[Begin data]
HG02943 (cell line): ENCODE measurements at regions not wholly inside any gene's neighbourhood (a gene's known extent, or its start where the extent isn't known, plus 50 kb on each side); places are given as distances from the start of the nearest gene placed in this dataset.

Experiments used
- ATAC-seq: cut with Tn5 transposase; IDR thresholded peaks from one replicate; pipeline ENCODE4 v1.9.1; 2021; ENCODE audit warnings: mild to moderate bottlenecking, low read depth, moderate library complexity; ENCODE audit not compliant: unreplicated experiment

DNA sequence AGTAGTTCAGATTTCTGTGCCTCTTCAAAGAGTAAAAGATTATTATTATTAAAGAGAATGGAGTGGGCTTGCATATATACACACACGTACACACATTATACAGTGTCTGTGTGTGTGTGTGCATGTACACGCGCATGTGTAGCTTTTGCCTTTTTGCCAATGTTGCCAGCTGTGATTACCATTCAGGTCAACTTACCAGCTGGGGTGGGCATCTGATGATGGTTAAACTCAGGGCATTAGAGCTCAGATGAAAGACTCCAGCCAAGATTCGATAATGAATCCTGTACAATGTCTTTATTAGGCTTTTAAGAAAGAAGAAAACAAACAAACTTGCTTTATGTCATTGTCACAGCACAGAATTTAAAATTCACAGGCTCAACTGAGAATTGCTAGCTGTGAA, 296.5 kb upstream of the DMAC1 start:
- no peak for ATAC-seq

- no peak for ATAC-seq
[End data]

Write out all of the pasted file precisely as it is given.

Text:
HG02943 (cell line): ENCODE measurements at regions not wholly inside any gene's neighbourhood (a gene's known extent, or its start where the extent isn't known, plus 50 kb on each side); places are given as distances from the start of the nearest gene placed in this dataset.

Experiments used
- ATAC-seq: cut with Tn5 transposase; IDR thresholded peaks from one replicate; pipeline ENCODE4 v1.9.1; 2021; ENCODE audit warnings: mild to moderate bottlenecking, low read depth, moderate library complexity; ENCODE audit not compliant: unreplicated experiment

DNA sequence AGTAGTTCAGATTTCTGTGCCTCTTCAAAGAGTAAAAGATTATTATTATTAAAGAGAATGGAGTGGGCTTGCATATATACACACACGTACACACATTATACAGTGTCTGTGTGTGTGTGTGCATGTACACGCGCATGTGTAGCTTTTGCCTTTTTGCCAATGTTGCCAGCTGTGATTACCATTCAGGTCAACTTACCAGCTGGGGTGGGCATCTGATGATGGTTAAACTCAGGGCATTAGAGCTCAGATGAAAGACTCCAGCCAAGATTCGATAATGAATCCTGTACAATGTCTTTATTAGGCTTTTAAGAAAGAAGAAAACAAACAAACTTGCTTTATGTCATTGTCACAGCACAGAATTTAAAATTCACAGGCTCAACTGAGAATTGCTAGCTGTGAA, 296.5 kb upstream of the DMAC1 start:
- no peak for ATAC-seq

- no peak for ATAC-seq